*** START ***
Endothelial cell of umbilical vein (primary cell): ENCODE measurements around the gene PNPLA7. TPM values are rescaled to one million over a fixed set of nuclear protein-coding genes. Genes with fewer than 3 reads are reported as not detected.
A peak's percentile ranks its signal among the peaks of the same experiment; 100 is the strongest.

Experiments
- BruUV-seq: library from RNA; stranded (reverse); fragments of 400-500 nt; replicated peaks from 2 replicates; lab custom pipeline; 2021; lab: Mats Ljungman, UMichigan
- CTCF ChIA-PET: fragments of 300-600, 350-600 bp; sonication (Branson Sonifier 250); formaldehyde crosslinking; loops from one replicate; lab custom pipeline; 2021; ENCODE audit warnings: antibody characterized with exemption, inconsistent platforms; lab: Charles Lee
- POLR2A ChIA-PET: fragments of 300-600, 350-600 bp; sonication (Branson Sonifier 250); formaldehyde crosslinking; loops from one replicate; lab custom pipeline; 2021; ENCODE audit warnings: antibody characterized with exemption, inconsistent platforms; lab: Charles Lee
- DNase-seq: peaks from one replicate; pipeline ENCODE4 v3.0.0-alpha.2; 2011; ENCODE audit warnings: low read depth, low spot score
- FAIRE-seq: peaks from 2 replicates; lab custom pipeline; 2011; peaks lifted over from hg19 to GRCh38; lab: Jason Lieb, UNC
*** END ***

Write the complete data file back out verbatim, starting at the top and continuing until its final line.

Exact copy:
Endothelial cell of umbilical vein (primary cell): ENCODE measurements around the gene PNPLA7. TPM values are rescaled to one million over a fixed set of nuclear protein-coding genes. Genes with fewer than 3 reads are reported as not detected.
A peak's percentile ranks its signal among the peaks of the same experiment; 100 is the strongest.

Experiments
- BruUV-seq: library from RNA; stranded (reverse); fragments of 400-500 nt; replicated peaks from 2 replicates; lab custom pipeline; 2021; lab: Mats Ljungman, UMichigan
- CTCF ChIA-PET: fragments of 300-600, 350-600 bp; sonication (Branson Sonifier 250); formaldehyde crosslinking; loops from one replicate; lab custom pipeline; 2021; ENCODE audit warnings: antibody characterized with exemption, inconsistent platforms; lab: Charles Lee
- POLR2A ChIA-PET: fragments of 300-600, 350-600 bp; sonication (Branson Sonifier 250); formaldehyde crosslinking; loops from one replicate; lab custom pipeline; 2021; ENCODE audit warnings: antibody characterized with exemption, inconsistent platforms; lab: Charles Lee
- DNase-seq: peaks from one replicate; pipeline ENCODE4 v3.0.0-alpha.2; 2011; ENCODE audit warnings: low read depth, low spot score
- FAIRE-seq: peaks from 2 replicates; lab custom pipeline; 2011; peaks lifted over from hg19 to GRCh38; lab: Jason Lieb, UNC